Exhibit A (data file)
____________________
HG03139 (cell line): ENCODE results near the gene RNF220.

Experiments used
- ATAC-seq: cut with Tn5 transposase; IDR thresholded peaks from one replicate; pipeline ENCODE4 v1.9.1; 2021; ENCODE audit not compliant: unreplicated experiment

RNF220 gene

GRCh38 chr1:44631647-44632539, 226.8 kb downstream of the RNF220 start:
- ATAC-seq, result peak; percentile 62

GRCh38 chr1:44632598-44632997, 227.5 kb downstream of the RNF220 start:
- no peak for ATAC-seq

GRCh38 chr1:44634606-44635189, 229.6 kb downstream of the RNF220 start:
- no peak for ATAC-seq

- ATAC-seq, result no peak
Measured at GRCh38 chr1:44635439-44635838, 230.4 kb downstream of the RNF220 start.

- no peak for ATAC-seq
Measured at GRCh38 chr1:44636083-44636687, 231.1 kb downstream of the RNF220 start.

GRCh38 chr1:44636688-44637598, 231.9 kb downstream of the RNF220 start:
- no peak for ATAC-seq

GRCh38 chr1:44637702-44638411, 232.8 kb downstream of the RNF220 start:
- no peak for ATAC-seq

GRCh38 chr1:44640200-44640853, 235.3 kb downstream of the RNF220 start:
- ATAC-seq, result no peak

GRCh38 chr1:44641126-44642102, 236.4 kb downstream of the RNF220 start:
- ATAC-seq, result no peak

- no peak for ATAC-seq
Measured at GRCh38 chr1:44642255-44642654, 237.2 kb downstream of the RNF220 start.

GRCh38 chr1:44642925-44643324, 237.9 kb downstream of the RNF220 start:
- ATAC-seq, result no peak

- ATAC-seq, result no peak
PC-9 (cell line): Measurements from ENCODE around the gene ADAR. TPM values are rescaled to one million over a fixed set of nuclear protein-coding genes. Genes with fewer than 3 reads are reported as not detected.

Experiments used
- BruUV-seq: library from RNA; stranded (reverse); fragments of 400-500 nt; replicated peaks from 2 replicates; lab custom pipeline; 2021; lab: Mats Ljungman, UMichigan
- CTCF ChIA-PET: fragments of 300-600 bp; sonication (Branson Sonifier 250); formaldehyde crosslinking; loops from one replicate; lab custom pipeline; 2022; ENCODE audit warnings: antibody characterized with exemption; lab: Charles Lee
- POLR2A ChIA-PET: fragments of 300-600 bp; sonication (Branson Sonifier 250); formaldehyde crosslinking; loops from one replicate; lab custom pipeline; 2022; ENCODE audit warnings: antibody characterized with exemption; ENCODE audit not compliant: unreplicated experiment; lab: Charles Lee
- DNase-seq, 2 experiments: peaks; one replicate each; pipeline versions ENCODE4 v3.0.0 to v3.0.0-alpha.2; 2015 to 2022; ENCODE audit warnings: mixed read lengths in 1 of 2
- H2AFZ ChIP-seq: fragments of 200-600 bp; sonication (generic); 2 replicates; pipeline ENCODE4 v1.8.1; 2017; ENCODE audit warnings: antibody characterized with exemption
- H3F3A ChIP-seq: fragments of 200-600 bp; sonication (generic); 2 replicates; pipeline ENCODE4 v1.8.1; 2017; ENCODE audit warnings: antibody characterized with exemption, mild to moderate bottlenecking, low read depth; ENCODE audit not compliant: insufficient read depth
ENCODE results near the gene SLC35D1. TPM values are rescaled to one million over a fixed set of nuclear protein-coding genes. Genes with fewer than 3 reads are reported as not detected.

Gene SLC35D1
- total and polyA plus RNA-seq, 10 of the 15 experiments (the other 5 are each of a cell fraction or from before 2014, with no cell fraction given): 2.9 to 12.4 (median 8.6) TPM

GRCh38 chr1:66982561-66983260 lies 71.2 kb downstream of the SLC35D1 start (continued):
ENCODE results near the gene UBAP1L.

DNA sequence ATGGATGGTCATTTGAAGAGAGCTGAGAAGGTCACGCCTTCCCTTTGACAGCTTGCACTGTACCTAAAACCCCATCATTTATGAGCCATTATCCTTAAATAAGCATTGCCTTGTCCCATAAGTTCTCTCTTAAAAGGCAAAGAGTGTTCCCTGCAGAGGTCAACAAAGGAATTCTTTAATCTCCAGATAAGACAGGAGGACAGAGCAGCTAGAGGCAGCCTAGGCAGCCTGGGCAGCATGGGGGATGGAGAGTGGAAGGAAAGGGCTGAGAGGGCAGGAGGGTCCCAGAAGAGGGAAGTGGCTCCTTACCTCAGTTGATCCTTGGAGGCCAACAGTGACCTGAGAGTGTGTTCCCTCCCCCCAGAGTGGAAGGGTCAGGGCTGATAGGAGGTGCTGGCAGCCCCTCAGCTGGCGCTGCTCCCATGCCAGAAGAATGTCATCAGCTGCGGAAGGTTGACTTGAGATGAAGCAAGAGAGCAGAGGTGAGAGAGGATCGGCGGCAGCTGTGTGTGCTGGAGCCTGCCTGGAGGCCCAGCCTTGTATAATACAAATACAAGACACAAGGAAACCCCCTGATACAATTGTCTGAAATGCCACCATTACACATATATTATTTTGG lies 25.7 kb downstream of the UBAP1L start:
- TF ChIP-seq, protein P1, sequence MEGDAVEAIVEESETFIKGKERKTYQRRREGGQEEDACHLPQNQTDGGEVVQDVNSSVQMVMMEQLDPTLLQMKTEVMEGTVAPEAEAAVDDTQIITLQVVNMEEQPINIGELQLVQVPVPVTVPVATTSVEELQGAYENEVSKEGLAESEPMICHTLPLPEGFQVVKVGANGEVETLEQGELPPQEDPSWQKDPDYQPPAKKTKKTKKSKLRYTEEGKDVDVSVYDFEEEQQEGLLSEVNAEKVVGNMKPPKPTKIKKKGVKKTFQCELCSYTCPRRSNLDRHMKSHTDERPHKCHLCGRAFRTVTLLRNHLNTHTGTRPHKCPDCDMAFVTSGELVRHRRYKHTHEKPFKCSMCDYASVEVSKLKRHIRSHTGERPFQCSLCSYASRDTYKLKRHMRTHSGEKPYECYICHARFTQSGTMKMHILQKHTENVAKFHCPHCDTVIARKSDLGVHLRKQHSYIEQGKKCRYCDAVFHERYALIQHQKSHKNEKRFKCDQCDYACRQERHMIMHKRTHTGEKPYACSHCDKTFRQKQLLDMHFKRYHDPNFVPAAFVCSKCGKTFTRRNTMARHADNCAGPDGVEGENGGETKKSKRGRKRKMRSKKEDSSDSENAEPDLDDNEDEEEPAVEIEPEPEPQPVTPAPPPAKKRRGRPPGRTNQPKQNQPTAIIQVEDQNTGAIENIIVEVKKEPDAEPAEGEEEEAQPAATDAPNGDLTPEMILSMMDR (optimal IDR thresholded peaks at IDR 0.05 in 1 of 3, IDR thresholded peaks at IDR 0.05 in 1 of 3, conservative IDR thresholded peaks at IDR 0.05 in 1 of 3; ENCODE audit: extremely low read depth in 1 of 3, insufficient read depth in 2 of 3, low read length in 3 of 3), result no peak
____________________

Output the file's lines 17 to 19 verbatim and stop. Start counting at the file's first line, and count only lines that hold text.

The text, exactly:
GRCh38 chr1:44637702-44638411, 232.8 kb downstream of the RNF220 start:
- no peak for ATAC-seq

GRCh38 chr1:44640200-44640853, 235.3 kb downstream of the RNF220 start: